constitute man-ness quality. Similarly Devadatta-ness although defined as swaruupa sambandha, it is an assemblage of all minimum essential qualities that make up Devadatta to be Devadatta and that distinguishes him from the rest of the men. Devadatta is one who has Devadatta-ness and Devadatta-ness is that what Devadatta has. Thus we have particular quality and generic quality to distinguish an entity. As a rule a quality that further qualifies the generic quality is also treated as a particular quality. For example, pot-ness is a generic quality of all pots. One can define pot-ness-ness further qualifying the pot-ness. This is a second order quality and is treated as particular or imposed qualification rather than generic one. One can make a statement, ‘The pot-ness-ness of these pots is different from the pot-ness-ness of the other batch of pots’. Or ‘Sweet-ness-ness of these laDDus is different from the sweet-ness-ness of the laDDus from
another company. It is obvious that we are particularizing the generic quality to specific units to differentiate one unit from the other, within the same genus. To differentiate pot-ness-ness for individual units one should have the knowledge of the generic quality, pot-ness common to all pots.
How to know the pot-ness of the pot? It is only by observation of several pots, one can gather the general characteristics of the qualities that are common to all pots and also not present in the entities that are not-pots. Some of the characteristics or qualities that are there in pot that make up the generic characteristic of the pots may be there in non-pots, but for jaati of pot-ness to be defined; all the minimum characteristics have to be met. These generic qualities can be based on assemblage of the qualities that senses can measure; but since it is a combined package, it remains as abstract quality only. Pots have to be there to define pot-ness. It has to be inferred based on experience of observation of say many pots. If there is one pot in the universe, then one cannot have jaati for the pot. This the reason why Brahman, being one of a kind, does not have jaati characteristic (jaati niiti kula gotra duuragam …brahma tatvam asi
bhaavayaatmani -says Shankara in VevekachUDAmaNi).
All classifications in Science are essentially based on the principle of codifying and quantifying these generic qualities that differentiate one class from the other. The cognition and recognition even in perceptual process involves perception of the qualities of the object through senses and recognition based on the prior knowledge of the jaati of the object. Thus if I see an object on the table, I say it is pot, since the perceptual qualities that I see match pot-ness of a pot based on memory. Thus I should have the knowledge of pot-ness for me to say the one I see is a pot. If I see new object that I am never familiar before, there is cognition but not recognition. I may be able to recognize that there are some qualities similar to the objects that I know, but also other qualities that separate the object from the objects that I know. I may say, it looks like that but it is not that. (Some aspects of these we will discuss when we analyze upamaana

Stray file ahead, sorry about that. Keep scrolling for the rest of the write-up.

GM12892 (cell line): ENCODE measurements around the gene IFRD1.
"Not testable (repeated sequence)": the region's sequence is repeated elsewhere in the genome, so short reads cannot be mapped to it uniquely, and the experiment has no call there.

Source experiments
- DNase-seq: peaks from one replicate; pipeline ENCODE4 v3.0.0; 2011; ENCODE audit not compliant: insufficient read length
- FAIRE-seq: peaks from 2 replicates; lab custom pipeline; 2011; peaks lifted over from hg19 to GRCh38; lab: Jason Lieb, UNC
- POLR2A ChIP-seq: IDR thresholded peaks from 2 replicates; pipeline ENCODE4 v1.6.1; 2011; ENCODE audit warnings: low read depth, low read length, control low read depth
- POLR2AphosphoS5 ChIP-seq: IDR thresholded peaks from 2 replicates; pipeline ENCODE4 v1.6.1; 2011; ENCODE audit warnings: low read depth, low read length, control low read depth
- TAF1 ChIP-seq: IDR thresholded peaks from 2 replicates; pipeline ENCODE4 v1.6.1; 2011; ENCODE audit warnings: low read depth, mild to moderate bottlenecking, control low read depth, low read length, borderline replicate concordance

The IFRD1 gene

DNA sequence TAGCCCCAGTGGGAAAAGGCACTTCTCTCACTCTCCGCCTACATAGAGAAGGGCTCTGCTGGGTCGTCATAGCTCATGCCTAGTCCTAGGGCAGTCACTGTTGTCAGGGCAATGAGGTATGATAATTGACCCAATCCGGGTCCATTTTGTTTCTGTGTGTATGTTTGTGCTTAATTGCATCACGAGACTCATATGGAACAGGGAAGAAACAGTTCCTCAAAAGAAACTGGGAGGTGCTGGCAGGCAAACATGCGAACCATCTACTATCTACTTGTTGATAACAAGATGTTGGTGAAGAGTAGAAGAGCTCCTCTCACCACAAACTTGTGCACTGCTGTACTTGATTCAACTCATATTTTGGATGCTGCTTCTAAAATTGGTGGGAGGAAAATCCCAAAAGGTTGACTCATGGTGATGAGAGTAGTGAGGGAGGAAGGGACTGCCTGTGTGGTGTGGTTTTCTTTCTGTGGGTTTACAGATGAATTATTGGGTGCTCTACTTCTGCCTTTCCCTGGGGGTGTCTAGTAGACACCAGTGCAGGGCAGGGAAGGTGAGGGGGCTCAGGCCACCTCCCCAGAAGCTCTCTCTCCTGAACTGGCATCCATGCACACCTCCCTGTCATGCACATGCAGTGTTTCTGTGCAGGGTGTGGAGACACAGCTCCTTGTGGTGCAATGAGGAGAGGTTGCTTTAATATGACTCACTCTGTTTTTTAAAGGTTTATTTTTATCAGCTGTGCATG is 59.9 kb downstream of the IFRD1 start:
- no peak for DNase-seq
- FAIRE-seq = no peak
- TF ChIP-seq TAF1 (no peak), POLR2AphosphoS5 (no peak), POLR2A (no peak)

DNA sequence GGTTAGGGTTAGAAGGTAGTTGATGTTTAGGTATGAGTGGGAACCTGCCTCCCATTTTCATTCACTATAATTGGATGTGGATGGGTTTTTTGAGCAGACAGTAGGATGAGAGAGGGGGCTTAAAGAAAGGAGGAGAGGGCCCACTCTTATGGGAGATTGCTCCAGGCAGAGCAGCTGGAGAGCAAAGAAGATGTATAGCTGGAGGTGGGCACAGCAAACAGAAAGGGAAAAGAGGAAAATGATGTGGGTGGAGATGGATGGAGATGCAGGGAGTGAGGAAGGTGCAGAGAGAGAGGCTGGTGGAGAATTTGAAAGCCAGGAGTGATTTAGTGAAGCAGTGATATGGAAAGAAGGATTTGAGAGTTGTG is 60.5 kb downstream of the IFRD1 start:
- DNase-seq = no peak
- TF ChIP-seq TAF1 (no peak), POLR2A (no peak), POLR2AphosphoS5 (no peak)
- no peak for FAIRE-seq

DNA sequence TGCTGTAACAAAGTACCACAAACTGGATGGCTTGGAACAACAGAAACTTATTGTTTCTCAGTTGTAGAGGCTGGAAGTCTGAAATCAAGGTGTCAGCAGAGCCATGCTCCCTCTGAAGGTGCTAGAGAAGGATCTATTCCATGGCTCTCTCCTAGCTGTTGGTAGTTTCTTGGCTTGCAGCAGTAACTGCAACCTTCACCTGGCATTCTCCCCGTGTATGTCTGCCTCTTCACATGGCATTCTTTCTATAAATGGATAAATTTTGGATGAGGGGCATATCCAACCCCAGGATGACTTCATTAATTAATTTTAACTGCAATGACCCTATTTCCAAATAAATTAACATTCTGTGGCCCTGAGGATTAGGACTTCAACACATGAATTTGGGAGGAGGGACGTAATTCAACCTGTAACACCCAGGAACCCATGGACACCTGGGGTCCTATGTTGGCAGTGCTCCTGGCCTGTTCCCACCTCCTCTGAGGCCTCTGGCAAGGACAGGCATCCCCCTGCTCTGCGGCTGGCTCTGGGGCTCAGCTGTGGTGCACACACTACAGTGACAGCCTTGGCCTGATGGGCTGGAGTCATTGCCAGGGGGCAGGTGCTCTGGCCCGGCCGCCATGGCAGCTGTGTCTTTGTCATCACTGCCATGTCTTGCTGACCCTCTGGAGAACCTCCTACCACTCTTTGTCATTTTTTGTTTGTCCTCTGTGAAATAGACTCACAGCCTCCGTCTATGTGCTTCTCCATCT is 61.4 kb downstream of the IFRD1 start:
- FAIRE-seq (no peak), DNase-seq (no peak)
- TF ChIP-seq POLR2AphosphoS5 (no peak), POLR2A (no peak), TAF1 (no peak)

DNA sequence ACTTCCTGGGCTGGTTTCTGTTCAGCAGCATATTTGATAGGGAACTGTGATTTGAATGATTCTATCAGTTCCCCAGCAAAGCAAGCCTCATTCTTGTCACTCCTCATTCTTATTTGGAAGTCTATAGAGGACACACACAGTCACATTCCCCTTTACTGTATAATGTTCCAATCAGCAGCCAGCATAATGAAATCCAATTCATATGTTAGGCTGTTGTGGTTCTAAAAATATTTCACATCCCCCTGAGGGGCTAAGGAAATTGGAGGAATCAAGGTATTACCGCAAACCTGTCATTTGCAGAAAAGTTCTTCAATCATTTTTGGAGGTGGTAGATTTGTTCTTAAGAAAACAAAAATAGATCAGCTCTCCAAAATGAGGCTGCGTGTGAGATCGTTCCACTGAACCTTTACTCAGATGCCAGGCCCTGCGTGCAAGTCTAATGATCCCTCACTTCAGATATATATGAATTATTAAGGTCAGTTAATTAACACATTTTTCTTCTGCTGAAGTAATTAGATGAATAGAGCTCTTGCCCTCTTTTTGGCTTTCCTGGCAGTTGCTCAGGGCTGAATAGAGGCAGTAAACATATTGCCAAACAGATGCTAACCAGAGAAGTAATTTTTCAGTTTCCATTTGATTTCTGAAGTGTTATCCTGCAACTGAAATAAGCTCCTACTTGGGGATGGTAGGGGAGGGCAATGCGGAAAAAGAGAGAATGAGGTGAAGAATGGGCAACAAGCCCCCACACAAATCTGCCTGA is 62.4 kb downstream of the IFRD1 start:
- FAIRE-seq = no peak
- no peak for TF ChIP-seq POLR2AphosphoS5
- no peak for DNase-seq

pramaaNa.). Hence any recognition of an entity involves prior memory of the object or jaati of the objects.
Dominant property: There are certain dominant properties that some entities have that distinguishes them from other. For example, the glitter ness of the gold or silver-shining ness of the silver or brilliance of a diamond, etc, distinguishes gold, silver, diamond, all though all that glitters is not gold. Similarly all that have silver-shining-ness is not silver and there are many look-alike diamond that sometimes experts are required to differentiate them. These are dominant properties are not obviously the generic qualities or jaatis but may be part of the assemblage of qualities that constitutes their jaati. Thus glittery-ness is essential for it to be gold but not sufficient to say it is nothing but gold. We are reminded of the story of Eureka where Archimedes has to come up density property to identify gold from apparent gold. These are dominant properties in the sense that they are immediately visible and conclusions are made about the
substances based on these properties. This, in fact, leads to errors in perception, and therefore in inference as well, since inference is based on perception.
The fundamental limitation in all objective knowledge, as we stated before, comes from two aspects. One is the no object has necessary and sufficient quality to distinguish it from others. This we can state it as they have swaabhaavika lakshaNam (dominant necessary qualifications as in sweetness for sugar) but not swaruupa lakshaNa (which is sufficient qualification – for sufficiency the converse should apply. Ex. If it is sweet it must be sugar for sweetness to be both necessary and sufficient qualification, which is not the case.) Objects do not have swaruupa lakshaNa because they are made up of parts. Navya Nyaaya gets around this problem by stating that there is ultimate difference between atoms that make up the part and atoms are not made up of parts. But we know that properties or qualities also depend on how they are packed. The same carbon atoms packed differently gives rise to brilliant diamond as well black charcoal. Lack of necessary and
sufficient qualification is one aspect. The second aspect is perception relays on sense input. Whatever dominant or otherwise qualities that the senses can grasp only are involved in the perceptual knowledge. In addition, senses can only grasp qualities and not substantives. Hence if I do not have the knowledge of the substantive and senses have grasped only limited qualities due to adventitious defects, erroneous knowledge can occur.
We will analyze the rest in the next post.
More information about the Advaita-l mailing list